Saturday, December 17, 2005

The great debate (alternatively titled "Two hours of my life I'll never get back")

Wasn't that election debate a real barnburner last night? What's that? You missed it? You had better things to do on a Friday night? Not me! I watched the entire two-hour debate without a single bathroom break (a few commercials would have been nice). I even took notes.

Here are some of the highlights:

Stephen Harper kicked off the debate by saying he wants a free vote on same sex marriage. Ha, ha. This guy is hilarious. I love his dry sense of humour. If this prime minister thing doesn't work out for him he has a bright future on the stand-up circuit. Oh, wait. He wasn't kidding about same sex marriage. I take it back. He's not funny. He's scary, like a robot with creepy laser eyes.

Next issue up for discussion, gang violence. Paul Martin said he wants a ban on handguns. Stephen Harper thinks longer jail terms will solve the problem. Jack Layton's response? "Send more NDP MPs to Ottawa." Wow. Who knew Layton was such a hard ass?

Actually, sending more NDP MPs to Ottawa was Jack Layton's answer to everything. Health care? "Elect New Democrats." The sponsorship scandal? "A vote for the NDP elects an NDP MP." International relations? "More New Democrats in Parliament means more results for people."

If I had a drink for every time he told us to vote NDP last night, I'd be in the hospital with alcohol poisoning right now.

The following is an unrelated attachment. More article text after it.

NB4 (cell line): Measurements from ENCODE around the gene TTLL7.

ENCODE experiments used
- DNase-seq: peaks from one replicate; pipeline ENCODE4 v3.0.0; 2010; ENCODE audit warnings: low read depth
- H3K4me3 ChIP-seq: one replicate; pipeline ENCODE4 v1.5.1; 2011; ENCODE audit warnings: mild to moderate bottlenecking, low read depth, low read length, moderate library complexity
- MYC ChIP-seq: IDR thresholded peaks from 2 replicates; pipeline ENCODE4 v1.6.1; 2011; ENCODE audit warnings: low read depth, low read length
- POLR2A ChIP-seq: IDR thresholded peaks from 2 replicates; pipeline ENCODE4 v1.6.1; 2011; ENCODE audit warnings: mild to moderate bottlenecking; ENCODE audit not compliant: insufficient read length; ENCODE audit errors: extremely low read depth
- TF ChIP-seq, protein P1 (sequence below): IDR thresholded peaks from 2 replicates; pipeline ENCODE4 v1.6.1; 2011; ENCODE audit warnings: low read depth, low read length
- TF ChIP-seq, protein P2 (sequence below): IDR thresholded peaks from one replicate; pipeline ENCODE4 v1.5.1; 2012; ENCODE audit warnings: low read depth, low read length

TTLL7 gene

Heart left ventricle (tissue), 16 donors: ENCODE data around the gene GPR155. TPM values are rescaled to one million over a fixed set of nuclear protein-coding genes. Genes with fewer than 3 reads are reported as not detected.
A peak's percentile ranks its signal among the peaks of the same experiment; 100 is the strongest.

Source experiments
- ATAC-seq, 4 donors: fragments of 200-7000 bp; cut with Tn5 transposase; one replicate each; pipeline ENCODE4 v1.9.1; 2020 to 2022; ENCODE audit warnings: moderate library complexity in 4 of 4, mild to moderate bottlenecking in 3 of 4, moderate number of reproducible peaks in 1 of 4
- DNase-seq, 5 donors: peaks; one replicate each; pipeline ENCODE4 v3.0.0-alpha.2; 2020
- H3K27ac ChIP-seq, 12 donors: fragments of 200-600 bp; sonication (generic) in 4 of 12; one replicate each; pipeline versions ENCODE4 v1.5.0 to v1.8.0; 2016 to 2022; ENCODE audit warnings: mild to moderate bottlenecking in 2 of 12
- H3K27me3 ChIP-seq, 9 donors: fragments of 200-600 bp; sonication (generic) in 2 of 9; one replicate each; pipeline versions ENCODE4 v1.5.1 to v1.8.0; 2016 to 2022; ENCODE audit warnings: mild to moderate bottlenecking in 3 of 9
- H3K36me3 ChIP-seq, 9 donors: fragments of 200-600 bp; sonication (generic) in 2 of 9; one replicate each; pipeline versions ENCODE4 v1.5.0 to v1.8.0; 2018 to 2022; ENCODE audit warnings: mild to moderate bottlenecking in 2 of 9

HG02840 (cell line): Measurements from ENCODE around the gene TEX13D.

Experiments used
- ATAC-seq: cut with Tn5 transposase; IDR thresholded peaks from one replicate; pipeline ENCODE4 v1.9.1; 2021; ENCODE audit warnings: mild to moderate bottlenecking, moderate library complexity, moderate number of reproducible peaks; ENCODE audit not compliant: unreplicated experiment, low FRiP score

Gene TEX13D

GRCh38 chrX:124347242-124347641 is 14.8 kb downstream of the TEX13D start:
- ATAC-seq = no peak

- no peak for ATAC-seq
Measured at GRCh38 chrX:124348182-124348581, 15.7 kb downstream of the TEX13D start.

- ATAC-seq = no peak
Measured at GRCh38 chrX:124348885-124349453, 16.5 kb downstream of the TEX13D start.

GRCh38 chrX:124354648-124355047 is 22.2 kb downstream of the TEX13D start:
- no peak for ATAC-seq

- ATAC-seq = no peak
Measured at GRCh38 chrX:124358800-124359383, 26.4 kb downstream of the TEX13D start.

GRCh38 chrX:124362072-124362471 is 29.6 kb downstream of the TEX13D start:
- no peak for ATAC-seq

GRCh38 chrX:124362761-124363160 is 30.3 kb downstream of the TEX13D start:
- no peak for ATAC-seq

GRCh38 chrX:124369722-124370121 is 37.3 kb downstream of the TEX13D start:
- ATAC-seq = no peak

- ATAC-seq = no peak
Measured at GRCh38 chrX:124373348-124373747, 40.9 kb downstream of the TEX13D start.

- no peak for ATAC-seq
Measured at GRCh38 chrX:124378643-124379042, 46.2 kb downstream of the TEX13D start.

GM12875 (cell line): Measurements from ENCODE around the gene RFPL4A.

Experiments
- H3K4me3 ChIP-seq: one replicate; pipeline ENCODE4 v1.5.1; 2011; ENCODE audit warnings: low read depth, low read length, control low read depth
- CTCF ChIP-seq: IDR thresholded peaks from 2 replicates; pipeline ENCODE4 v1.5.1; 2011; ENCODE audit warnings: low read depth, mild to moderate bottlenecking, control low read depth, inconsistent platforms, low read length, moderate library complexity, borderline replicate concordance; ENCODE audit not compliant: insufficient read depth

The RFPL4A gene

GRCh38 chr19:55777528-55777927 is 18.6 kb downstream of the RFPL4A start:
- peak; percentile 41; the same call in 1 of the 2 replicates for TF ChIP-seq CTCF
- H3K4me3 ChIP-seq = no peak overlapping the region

The best part of the debate was watching ordinary Canadians ask the leaders questions. Like the sociopath from Saskatchewan standing in front of a dozen rifles in his basement demanding to know what the party leaders thought about the handgun ban. Or the woman dressed in scrubs with a stethoscope around her neck who wanted to talk about, you guessed it, health care. The message? Canadian voters are a bunch of self-interested jerks who don't care about anything that doesn't directly affect them.

A university student from New Brunswick asked a question about Atlantic Canada's economy. Instead of answering the question, Stephen Harper launched into a monologue about his family's New Brunswick roots. And then Jack Layton and Paul Martin did the exact same thing. Cool. They all have New Brunswick roots. What this has to do with the election, I'm not really sure.

As for Gilles Duceppe, words came out of his mouth but I wasn't really listening.

Was there a clear winner last night? I don't know. I thought the guy who turned the microphones on and off did a pretty good job.

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